After April 1, Fannie and Freddie will buy fewer second-home mortgages. That increases lenders’ risks and will likely translate into higher fees and/or interest rates.

WASHINGTON – A rule change for the Federal Housing Finance Agency (FHFA) will likely make it more expensive to take out a second-home loan or get a mortgage for other types of investment property. The rule goes into effect on April 1.

The National Association of Realtors® (NAR) has been actively trying to maintain the current level of second-home financing offered by FHFA. On January 15, NAR responded to the change with a critical public statement:

“Any considerations to limit financing on second homes, investor properties or entry-level borrowers will have a negative impact on borrowing costs and a broader impact on the rental market,” said NAR President Charlie Oppler. “This would only undermine (Fannie Mae’s and Freddie Mac’s) ability to fund many of their charter duties and appropriately serve U.S. taxpayers and consumers.”

What is the new rule?

The rule affects the second-home market indirectly by limiting the number of second-home loans Fannie Mae or Freddie Mac will buy to 7% – up to half the number they’ve historically purchased. FHFA is the federal agency that oversees Fannie and Freddie.

The rule doesn’t force lenders to change their mortgage criteria directly, but increased risks make it almost certain most will tighten their lending standards for second-home buyers.

Most lenders that originate mortgages eventually sell some of their loans to Fannie or Freddie and use the money to originate even more loans. As a result, most lenders follow specific FHFA guidelines for qualified-mortgage loans because, if they do, they’re assured at the time of origination that Fannie or Freddie will buy them. Without that qualified-mortgage guarantee upfront, lenders wouldn’t know at the time of origination whether they’d be forced to keep a loan in their portfolio, which raises risk.

The new FHFA 7% rule for second homes means lenders might not be able to sell a second-home loan to Fannie Mae and Freddie Mac even if they followed all the qualified-mortgage rules, which raises lenders’ risks. Consequently, the fees charged for a second-home loan – or the interest rates – are expected to go up.

In a letter sent to mortgage lenders on March 10, FHFA said, “Recent amendments to our senior preferred stock purchase agreement with Treasury impose additional risk criteria on the loans we acquire. One of those restrictions is a 7% limit on our acquisition of single-family mortgage loans secured by second home and investment properties.”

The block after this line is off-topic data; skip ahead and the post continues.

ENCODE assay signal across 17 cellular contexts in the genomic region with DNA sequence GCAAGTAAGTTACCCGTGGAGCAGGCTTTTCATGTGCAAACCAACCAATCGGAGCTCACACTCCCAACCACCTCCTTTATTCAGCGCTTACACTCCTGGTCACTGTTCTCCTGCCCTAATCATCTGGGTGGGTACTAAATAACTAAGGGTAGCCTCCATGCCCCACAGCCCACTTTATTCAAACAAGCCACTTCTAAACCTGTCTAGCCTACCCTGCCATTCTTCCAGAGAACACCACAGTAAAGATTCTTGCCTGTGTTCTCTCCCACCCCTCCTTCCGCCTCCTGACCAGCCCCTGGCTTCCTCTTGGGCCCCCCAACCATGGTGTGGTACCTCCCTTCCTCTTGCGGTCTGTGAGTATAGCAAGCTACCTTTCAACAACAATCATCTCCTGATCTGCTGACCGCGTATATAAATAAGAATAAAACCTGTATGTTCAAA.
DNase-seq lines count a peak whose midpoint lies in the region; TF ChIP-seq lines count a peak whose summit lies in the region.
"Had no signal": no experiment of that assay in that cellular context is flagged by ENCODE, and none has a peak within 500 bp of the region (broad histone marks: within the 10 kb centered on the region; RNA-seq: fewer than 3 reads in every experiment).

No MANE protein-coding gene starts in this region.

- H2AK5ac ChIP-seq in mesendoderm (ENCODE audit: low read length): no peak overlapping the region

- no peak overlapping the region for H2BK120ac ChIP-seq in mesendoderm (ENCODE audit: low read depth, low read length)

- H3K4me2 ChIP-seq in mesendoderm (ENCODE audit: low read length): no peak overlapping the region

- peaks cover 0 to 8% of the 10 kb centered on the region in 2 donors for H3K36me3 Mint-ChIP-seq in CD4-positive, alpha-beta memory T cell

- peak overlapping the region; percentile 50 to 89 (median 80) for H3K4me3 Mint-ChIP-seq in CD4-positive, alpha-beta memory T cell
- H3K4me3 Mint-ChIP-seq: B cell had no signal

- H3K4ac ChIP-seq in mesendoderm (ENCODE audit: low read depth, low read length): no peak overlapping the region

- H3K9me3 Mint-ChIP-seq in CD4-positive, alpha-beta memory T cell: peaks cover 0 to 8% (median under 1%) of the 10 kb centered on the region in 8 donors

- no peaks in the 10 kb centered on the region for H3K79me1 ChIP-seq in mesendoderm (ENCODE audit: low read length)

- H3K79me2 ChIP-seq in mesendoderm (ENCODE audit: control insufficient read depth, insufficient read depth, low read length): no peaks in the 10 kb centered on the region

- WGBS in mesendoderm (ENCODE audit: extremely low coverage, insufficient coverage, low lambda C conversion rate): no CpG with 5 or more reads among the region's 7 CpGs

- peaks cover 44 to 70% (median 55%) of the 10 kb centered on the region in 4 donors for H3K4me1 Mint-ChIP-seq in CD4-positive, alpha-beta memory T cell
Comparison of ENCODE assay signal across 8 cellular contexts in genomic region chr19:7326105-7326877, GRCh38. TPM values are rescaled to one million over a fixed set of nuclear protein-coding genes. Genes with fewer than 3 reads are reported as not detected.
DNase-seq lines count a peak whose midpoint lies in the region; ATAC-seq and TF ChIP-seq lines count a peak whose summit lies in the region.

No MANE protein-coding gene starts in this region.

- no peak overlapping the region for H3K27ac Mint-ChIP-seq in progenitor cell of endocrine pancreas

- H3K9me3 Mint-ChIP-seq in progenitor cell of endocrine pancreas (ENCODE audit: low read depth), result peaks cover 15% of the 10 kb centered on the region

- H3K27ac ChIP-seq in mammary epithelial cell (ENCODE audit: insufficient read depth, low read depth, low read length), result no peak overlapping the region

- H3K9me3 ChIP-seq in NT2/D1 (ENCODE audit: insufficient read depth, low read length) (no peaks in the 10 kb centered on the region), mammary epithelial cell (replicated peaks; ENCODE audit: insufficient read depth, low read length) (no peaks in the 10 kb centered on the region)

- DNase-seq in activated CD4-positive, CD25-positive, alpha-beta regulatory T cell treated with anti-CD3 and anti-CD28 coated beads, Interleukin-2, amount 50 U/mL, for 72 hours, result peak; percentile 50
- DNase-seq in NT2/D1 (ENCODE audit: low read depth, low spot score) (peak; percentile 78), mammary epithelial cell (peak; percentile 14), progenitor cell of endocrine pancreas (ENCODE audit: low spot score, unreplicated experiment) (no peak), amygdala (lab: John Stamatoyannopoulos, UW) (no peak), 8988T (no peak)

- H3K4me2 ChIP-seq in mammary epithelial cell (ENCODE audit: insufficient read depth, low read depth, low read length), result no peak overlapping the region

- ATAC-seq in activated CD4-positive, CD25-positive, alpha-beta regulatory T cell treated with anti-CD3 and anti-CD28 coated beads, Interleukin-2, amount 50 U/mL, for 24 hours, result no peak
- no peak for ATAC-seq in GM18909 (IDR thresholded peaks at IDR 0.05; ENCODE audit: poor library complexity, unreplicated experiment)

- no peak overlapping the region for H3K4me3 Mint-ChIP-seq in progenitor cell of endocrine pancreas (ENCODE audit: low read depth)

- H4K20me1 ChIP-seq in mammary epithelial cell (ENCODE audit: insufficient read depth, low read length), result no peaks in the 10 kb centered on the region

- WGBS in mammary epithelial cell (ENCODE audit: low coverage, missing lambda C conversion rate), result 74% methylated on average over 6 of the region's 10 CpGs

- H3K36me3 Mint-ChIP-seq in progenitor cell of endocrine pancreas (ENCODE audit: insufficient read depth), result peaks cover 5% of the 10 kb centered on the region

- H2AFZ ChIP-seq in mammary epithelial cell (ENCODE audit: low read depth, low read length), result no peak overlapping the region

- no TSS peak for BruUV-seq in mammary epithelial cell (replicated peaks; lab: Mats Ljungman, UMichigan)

FHFA told lenders in the letter that it would be “monitoring deliveries of second-home and investor loans on a lender-level basis, and will be working with lenders that have excessive delivery volume of these types of loans.”

What’s the impact on closing costs?

Each mortgage lender must consider the new rule and make risk decisions, so changes will vary by lender. However, many have already started raising closing costs.

According to an article by Peter Warden in The Mortgage Reports Editor, one company known for originating second-home and investment property loans, Penny Mac, has already boosted its required closing costs, charging an amount equal to 2.25% of the loan on “non-primary-residence applications – even those with a down payment of 25% or more.”

To make up for the added risk, some lenders might increase closing costs. Others might raise interest rates and roll the added-risk cost into the loan itself.

 Will lenders start turning down second-home loans?

The FHFA rule doesn’t force a lender to make sure only 7% of their mortgage loans go to second homes. It also doesn’t make any change to traditional loan criteria, such as credit scores, down payments or debt-to-income ratios.

However, some mortgage lenders could individually decide to tighten second-home loan requirements as a way to limit risk.

Second-home loans unaffected by the change

FHFA – through Fannie Mae and Freddie Mac – provides a framework for affordable mortgages by buying loans from individual lenders. However, not all loans are sold to Fannie or Freddie, and some lenders plan to keep a new mortgage loan in their portfolio.

Jumbo loans, for example, already fall outside FHFA qualifications, yet lenders approve jumbo loans every day. And some lenders already approve conventional loans (“conventional” in that the amount of the loan adheres to Fannie and Freddie rules) without intending to sell them.

In his article, Warden suggests that demand for second-home loans won’t diminish, and lenders may want to fill the void. “Some lenders may create their own programs to scoop up a huge demand in the market, and might even offer great rates, too,” Warden says.

However, it could take time for lenders to ramp up new programs, leading to some possible lag time after the rule’s April 1 start date.

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